Over the last six years, we grew to love him, talk to him, take him for walks, take him into our hearts, not just our home.  Stubborn, tenacious, opinionated our friend called him.  She was so right.
But he also was a good listener, a selective snuggler, and he took his time trusting each one of us.  But he loved us too.  And he was indeed a good companion.  Especially during NCIS marathons where he especially enjoyed the character named Ziva.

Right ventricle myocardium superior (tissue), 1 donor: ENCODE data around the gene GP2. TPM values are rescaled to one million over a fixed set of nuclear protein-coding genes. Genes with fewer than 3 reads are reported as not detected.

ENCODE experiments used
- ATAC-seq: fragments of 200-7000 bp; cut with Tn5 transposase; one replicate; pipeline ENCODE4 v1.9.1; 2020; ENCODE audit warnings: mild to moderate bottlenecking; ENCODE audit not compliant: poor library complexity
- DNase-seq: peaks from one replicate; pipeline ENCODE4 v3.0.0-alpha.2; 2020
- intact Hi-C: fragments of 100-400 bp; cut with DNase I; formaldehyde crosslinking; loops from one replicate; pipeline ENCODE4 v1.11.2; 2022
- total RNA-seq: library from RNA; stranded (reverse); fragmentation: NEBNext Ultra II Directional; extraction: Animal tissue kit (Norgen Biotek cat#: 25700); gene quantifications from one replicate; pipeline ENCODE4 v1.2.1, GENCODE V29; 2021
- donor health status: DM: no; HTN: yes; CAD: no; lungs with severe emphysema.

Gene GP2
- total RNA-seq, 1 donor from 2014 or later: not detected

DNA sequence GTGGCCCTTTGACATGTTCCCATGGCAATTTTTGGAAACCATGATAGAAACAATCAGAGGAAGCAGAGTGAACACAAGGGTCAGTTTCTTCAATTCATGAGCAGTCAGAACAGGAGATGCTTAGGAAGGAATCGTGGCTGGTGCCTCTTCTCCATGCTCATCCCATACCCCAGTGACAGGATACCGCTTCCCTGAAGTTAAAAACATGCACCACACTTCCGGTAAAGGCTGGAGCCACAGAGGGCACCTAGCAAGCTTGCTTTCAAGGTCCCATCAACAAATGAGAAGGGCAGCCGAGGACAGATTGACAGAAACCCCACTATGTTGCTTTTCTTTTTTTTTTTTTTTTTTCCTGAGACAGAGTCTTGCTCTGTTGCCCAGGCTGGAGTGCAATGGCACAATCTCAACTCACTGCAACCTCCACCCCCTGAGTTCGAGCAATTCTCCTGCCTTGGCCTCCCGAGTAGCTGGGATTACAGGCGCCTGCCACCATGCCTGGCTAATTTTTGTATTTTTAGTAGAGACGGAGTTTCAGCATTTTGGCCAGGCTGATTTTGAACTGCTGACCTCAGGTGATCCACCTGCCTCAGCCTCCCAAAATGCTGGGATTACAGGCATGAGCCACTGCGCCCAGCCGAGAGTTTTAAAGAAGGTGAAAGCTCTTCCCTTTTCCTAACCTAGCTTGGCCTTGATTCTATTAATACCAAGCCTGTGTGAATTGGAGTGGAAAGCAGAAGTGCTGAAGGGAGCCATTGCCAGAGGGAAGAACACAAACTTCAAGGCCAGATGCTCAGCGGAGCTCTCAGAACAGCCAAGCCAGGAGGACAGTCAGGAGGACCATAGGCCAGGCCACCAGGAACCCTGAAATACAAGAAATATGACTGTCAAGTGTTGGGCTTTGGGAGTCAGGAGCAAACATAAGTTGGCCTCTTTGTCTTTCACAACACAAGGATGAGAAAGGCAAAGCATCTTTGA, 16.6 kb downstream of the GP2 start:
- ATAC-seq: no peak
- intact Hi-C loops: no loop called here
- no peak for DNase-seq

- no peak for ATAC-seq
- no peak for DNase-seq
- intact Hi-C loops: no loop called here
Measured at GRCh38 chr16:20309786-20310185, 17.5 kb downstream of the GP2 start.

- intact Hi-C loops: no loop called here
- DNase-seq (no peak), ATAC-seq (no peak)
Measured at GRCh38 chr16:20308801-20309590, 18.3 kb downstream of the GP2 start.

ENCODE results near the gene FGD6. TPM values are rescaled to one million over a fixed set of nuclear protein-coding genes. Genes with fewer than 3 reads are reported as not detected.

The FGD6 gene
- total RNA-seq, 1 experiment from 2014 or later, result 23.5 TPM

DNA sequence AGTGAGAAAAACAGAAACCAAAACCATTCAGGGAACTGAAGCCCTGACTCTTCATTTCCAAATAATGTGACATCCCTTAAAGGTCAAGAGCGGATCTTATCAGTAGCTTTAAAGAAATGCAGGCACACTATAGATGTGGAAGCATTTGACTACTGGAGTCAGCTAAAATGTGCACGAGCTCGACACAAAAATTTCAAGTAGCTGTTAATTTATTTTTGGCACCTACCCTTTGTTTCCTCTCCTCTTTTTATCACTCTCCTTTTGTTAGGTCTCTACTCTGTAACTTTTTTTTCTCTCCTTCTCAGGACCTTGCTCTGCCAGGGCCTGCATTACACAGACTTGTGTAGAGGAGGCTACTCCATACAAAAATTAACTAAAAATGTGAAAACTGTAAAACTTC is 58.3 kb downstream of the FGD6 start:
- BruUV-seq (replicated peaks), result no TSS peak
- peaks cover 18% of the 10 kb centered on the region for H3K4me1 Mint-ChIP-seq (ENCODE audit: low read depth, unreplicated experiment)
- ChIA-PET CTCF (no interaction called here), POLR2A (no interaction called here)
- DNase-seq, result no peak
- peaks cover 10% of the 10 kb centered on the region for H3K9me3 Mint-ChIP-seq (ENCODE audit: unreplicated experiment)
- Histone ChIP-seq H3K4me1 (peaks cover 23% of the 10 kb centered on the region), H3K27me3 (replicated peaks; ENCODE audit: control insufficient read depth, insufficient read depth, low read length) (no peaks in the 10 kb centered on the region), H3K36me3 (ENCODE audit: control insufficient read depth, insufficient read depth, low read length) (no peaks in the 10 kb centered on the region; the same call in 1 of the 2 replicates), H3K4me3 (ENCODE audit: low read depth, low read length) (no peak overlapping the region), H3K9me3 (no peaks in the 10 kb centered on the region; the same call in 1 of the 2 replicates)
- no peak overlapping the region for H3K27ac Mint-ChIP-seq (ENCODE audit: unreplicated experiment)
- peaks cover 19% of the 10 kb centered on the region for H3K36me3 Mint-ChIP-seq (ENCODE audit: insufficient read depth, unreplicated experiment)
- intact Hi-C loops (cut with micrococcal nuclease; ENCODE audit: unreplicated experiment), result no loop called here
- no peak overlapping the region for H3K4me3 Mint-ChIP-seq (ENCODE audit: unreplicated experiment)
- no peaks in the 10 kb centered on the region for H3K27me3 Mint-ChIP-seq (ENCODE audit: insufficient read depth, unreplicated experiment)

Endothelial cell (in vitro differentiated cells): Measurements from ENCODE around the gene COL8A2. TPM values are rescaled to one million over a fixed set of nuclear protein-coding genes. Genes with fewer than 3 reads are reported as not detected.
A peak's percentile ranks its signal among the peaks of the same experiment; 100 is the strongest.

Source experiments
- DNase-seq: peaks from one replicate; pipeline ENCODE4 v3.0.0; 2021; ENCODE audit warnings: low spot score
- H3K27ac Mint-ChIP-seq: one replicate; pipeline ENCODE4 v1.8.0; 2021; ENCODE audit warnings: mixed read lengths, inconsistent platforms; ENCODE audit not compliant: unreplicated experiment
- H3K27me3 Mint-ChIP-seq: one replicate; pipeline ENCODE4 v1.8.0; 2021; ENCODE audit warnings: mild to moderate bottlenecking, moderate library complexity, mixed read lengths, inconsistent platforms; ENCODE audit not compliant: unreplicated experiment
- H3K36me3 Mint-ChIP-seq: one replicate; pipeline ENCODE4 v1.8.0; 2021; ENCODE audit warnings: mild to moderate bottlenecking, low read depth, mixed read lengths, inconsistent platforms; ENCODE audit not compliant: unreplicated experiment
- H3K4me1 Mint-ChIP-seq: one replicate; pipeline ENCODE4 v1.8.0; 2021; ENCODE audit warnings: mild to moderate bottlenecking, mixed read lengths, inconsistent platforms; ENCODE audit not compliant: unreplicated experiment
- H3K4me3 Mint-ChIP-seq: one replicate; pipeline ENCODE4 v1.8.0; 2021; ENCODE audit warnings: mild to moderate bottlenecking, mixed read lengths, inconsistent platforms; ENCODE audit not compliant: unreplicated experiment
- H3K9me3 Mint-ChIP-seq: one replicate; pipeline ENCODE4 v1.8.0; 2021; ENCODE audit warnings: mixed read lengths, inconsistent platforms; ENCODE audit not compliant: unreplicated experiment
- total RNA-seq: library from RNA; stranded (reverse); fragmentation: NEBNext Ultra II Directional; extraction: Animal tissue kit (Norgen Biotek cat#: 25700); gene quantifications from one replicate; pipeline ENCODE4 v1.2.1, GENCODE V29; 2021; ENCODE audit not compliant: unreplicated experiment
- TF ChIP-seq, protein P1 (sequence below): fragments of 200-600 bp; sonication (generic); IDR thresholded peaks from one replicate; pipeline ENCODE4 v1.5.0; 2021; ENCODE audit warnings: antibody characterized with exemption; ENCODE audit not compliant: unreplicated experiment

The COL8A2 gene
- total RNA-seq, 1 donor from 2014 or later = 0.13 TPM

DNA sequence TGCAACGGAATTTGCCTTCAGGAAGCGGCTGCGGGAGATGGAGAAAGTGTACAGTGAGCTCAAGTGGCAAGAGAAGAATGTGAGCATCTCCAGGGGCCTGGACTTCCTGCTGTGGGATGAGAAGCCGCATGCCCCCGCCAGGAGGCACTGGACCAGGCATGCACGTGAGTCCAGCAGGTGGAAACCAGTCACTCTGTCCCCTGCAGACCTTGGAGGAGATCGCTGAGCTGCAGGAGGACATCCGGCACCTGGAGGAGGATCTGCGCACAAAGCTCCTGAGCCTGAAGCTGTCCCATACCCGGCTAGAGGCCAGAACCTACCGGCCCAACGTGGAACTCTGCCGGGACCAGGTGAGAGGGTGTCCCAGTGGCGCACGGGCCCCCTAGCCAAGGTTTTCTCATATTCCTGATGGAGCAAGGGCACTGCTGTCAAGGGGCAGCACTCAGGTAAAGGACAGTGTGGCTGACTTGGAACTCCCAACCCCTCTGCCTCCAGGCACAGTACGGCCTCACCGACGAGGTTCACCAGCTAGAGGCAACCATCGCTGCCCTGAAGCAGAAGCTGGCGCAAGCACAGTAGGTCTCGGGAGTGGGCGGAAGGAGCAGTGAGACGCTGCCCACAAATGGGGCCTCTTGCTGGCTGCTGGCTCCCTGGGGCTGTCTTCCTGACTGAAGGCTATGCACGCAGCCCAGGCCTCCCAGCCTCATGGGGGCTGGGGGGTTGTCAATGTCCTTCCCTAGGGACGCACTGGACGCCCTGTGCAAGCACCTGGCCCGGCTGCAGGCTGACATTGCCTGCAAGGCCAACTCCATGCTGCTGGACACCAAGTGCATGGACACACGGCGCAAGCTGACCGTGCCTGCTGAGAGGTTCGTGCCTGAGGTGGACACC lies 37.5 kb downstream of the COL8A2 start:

When the dark growths began to appear on his sides, he bit them off, licked them clean and kept going.  But this last year, something appeared on his ear that he could not get to, a growth the size of a designer potato.  He finally smashed it against something in his effort to self-clean and it became infected.  The doctor, in his assessment of the tumor managed to have it come off in his hand. He called it “cowboy surgery.” Our little soldier came home with a war bandage and began trying to get it off, even with the “cone of shame.” Three attempts were made to stay the re-growth of this thing, but to no avail. No freezing, crystalizing worked. The last proposal was to remove the part of his ear that the tumor insisted on inhabiting.  We had a tearful family pow-wow and decided that he would never stand for the imbalance of the ear, and that it was not going away. At 16 years old, watching him spend so much time trying to remove a bandage that was really just protecting the ever tenacious tumor from his teeth, grew to be too much.  We made the decision to put him down.